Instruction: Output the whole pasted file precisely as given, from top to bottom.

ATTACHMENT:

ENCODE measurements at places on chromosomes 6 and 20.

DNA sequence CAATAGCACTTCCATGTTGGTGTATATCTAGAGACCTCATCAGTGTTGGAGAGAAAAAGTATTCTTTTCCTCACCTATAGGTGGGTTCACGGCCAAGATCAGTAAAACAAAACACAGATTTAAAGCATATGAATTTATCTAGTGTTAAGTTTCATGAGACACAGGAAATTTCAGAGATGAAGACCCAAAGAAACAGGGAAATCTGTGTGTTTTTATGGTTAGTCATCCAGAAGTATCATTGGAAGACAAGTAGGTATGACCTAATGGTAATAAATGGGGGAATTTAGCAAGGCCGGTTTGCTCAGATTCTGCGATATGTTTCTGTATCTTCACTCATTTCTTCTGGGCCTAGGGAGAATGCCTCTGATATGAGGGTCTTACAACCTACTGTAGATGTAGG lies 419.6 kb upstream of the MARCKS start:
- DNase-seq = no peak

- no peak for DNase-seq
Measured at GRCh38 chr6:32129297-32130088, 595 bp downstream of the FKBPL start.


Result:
ENCODE measurements at places on chromosomes 6 and 20.

DNA sequence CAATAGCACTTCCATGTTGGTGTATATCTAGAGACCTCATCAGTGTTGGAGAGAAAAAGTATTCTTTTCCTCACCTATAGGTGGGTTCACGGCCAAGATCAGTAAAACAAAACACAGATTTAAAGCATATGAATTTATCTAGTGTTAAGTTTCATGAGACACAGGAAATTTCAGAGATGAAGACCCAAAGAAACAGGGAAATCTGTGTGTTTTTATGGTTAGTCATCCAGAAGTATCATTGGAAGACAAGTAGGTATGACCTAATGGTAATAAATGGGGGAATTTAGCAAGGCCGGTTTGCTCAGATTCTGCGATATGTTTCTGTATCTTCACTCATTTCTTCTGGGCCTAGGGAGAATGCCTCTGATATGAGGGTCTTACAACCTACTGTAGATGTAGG lies 419.6 kb upstream of the MARCKS start:
- DNase-seq = no peak

- no peak for DNase-seq
Measured at GRCh38 chr6:32129297-32130088, 595 bp downstream of the FKBPL start.